Ultimately, we’ll have to wait to see if consumers are more concerned about their data, or saving face at their local 7/11.

Related: Report: Almost Half Of Kids Surveyed Say They Were First Exposed To Porn By Accident

We do hope such age restrictions will be effective, but we aren’t imagining for a moment that it is a complete fix to the massive issue of porn accessibility and its effects on any and all consumers. For example, teens are still taking and sharing explicit sexts where there is no age verification passcode required.

And while the world’s largest free tube porn site, Pornhub, appears to play along, they’ve also just released their own free VPN app. A virtual private network (VPN) is designed to confuse the location of your computer or smartphone, allowing you to sneak past geographic boundaries. Classy.

For example, a sixteen-year-old in Bristol could use this app to disguise their location and successfully jump onto Pornhub with no age verification, as if they were sitting in San Diego.

Why this matters

All eyes are on the UK in anticipation of any of these methods being successful in truly making porn only accessible to adult consumers. If these methods are successful across the pond, there’s a high chance the US will adopt something like it.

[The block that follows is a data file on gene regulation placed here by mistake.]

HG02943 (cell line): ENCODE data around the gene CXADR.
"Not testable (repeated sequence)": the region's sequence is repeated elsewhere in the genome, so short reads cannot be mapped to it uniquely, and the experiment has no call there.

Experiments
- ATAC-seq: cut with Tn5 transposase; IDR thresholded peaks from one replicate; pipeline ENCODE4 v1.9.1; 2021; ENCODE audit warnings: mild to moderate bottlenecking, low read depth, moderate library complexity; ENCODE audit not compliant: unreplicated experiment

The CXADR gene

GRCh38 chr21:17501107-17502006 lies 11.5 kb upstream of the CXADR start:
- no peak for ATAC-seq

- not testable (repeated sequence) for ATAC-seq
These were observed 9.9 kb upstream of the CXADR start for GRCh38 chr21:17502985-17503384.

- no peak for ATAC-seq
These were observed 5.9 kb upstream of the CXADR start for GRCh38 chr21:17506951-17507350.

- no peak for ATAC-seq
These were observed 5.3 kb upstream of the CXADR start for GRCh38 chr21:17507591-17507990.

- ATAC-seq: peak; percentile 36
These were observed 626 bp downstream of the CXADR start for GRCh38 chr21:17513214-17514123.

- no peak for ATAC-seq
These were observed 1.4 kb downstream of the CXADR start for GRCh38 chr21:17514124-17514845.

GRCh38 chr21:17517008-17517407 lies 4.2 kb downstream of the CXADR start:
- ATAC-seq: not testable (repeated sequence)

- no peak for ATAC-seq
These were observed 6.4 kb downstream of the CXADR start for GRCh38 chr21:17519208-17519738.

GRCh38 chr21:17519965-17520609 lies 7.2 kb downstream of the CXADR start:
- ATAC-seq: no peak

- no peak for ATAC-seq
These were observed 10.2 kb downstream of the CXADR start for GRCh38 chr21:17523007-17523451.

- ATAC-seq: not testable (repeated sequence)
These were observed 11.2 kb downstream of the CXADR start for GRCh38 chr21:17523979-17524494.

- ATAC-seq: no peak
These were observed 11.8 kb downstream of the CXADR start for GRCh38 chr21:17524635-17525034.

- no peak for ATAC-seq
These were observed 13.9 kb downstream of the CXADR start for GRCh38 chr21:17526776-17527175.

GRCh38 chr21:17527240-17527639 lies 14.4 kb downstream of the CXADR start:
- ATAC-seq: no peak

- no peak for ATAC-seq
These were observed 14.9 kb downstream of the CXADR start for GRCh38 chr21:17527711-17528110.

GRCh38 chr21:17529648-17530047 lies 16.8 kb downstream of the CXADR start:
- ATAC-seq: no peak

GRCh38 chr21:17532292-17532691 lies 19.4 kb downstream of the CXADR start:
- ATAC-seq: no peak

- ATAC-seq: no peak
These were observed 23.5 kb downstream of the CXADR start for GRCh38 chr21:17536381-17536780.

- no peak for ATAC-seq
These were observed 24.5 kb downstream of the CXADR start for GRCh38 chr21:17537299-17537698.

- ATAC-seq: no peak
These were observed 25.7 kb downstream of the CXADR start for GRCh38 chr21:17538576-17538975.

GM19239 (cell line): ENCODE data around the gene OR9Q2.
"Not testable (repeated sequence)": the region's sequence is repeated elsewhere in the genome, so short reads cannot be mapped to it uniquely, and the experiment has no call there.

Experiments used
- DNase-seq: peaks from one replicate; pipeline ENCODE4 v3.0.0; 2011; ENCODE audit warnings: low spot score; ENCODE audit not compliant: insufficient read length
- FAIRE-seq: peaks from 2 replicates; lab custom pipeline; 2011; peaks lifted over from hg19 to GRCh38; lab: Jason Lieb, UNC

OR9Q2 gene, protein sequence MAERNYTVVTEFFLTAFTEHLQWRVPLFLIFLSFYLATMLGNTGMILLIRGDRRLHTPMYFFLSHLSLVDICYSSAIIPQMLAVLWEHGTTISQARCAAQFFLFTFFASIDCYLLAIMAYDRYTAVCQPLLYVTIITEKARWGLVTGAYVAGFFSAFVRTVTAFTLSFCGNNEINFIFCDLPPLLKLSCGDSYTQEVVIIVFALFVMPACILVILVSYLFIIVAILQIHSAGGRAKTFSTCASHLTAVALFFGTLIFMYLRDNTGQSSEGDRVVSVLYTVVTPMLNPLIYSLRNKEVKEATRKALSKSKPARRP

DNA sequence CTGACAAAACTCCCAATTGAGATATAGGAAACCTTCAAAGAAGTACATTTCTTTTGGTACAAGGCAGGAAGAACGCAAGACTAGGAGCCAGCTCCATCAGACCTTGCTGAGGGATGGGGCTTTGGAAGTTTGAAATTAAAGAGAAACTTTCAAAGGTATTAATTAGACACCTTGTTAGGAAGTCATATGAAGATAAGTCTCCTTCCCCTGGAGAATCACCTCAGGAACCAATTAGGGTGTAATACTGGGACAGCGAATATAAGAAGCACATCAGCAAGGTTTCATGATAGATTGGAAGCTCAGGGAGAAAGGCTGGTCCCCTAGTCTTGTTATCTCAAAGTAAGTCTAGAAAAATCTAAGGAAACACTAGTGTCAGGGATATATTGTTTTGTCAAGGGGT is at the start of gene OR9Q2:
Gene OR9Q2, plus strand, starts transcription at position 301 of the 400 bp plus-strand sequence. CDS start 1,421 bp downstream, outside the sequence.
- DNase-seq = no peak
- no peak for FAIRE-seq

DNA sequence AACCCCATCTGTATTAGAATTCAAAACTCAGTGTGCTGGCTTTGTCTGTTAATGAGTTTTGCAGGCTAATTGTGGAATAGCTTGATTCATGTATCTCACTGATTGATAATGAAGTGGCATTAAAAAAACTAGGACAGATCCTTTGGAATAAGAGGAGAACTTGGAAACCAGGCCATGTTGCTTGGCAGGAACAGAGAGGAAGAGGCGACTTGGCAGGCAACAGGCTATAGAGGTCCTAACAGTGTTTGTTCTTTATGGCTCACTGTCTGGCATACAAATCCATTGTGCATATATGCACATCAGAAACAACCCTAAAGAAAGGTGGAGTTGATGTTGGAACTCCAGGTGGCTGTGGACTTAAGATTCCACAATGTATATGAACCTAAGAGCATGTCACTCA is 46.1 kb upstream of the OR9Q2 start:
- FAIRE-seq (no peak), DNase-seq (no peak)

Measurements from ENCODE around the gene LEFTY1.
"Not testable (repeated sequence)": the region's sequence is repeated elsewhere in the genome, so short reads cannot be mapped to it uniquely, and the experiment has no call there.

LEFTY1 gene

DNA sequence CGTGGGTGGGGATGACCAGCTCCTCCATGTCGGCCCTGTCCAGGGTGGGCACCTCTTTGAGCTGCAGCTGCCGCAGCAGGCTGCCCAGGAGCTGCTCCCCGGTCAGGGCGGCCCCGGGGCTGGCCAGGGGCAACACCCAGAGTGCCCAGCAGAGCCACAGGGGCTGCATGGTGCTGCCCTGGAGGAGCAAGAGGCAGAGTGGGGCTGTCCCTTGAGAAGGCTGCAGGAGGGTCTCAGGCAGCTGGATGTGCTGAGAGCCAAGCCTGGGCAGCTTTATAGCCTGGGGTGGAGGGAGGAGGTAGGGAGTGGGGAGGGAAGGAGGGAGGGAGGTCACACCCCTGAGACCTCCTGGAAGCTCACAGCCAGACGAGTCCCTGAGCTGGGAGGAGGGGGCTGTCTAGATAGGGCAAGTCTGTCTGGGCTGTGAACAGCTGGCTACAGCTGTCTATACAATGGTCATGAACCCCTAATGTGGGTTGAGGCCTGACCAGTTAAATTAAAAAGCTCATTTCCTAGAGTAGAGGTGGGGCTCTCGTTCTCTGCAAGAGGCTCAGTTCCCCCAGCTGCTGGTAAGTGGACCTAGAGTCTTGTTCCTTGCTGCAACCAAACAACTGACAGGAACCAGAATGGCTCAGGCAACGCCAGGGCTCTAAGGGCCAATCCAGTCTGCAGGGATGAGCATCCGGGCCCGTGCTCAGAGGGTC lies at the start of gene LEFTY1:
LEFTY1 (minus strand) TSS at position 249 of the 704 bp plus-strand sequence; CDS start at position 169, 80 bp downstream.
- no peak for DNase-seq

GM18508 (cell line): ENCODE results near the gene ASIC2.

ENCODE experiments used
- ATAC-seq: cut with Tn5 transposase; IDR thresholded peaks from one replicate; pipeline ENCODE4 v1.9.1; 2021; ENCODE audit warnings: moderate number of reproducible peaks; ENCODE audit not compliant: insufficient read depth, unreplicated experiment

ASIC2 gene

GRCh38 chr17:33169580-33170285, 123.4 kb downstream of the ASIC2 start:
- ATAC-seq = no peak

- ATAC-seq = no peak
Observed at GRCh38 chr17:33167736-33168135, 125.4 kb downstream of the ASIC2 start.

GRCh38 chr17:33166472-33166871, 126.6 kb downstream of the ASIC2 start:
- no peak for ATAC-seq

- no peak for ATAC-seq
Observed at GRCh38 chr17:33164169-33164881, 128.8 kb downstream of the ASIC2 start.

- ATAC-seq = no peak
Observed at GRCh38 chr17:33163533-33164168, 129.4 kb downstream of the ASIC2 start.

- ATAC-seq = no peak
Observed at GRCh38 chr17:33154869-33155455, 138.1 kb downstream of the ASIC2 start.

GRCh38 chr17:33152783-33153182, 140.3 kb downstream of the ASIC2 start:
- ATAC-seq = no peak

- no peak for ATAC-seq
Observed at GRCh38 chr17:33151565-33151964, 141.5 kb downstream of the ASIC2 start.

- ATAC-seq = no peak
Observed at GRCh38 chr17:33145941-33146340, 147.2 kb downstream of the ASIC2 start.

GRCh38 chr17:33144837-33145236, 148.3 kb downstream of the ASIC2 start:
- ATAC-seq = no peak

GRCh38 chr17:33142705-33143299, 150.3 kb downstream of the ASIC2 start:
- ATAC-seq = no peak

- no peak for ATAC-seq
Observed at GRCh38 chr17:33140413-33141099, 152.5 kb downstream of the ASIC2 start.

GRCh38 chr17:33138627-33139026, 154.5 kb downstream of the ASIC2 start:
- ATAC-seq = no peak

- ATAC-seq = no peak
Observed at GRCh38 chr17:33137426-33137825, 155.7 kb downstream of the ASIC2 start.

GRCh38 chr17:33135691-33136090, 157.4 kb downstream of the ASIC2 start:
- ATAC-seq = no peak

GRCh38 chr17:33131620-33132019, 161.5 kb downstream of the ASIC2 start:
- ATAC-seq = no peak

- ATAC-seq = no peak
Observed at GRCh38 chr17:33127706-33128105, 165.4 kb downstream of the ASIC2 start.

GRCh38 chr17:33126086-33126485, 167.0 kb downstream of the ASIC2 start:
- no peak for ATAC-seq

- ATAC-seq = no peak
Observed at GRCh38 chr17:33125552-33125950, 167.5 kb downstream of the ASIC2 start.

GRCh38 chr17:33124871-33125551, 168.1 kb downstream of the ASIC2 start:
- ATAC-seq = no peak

We are all for protecting young people from watching porn. We are a nonreligious and non-legislative organization, however, we support global efforts to protect children from being able to easily access hardcore internet pornography that can warp their understanding of what healthy sexuality is. (We think even the most pro-porn advocates would have to agree that young children being exposed to hardcore porn is not healthy.) Every day, we at Fight the New Drug hear from men and women who discovered pornography at a young age and have suffered its consequences, including addiction or compulsiondepressionisolation, and/or broken relationships. When we see efforts that aim to prevent young children from coming in contact with porn, we applaud those efforts in hopes that fewer people’s lives will be hindered and hurt by porn’s proven negative effects.

Related: One In 10 Visitors To Graphic Porn Sites Are Under 10 Years Old

Considering how developing minds can be especially susceptible to porn’s harmful effects, it only makes sense to hold porn companies to their “18+ Only” policies. And while it’s an important step in making porn less freely accessible to underage consumers, it’s not the ultimate answer to all problems and negative impacts connected to porn.

This is why we believe in leading the way with education and myth-busting what is incorrectly but commonly believed about porn. We fight to educate and raise awareness on the harmful effects of porn because everyone deserves to have a chance to grow up, free from harmful habits and capable of making their own decisions about sex and love apart from the toxic influence of porn.